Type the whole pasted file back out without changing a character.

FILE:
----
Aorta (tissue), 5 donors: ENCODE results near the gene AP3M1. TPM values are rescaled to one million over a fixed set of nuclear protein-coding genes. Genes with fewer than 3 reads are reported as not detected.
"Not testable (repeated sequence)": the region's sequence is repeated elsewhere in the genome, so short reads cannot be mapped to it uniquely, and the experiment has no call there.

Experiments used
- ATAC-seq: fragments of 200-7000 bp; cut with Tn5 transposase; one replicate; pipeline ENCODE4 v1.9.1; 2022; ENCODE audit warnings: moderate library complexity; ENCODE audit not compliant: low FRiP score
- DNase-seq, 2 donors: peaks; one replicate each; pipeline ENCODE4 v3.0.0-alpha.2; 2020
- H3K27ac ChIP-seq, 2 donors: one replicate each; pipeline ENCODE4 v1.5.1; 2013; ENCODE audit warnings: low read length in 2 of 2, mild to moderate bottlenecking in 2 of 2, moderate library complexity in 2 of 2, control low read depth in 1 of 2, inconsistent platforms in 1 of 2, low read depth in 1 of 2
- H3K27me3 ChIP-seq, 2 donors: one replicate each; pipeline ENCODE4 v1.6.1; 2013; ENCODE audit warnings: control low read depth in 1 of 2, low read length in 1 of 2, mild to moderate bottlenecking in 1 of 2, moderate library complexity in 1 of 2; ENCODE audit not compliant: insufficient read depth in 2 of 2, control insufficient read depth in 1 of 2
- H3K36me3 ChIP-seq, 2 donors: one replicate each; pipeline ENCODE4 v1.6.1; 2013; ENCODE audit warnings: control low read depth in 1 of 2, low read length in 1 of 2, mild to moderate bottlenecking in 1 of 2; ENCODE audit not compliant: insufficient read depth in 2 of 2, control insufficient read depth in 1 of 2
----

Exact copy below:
Aorta (tissue), 5 donors: ENCODE results near the gene AP3M1. TPM values are rescaled to one million over a fixed set of nuclear protein-coding genes. Genes with fewer than 3 reads are reported as not detected.
"Not testable (repeated sequence)": the region's sequence is repeated elsewhere in the genome, so short reads cannot be mapped to it uniquely, and the experiment has no call there.

Experiments used
- ATAC-seq: fragments of 200-7000 bp; cut with Tn5 transposase; one replicate; pipeline ENCODE4 v1.9.1; 2022; ENCODE audit warnings: moderate library complexity; ENCODE audit not compliant: low FRiP score
- DNase-seq, 2 donors: peaks; one replicate each; pipeline ENCODE4 v3.0.0-alpha.2; 2020
- H3K27ac ChIP-seq, 2 donors: one replicate each; pipeline ENCODE4 v1.5.1; 2013; ENCODE audit warnings: low read length in 2 of 2, mild to moderate bottlenecking in 2 of 2, moderate library complexity in 2 of 2, control low read depth in 1 of 2, inconsistent platforms in 1 of 2, low read depth in 1 of 2
- H3K27me3 ChIP-seq, 2 donors: one replicate each; pipeline ENCODE4 v1.6.1; 2013; ENCODE audit warnings: control low read depth in 1 of 2, low read length in 1 of 2, mild to moderate bottlenecking in 1 of 2, moderate library complexity in 1 of 2; ENCODE audit not compliant: insufficient read depth in 2 of 2, control insufficient read depth in 1 of 2
- H3K36me3 ChIP-seq, 2 donors: one replicate each; pipeline ENCODE4 v1.6.1; 2013; ENCODE audit warnings: control low read depth in 1 of 2, low read length in 1 of 2, mild to moderate bottlenecking in 1 of 2; ENCODE audit not compliant: insufficient read depth in 2 of 2, control insufficient read depth in 1 of 2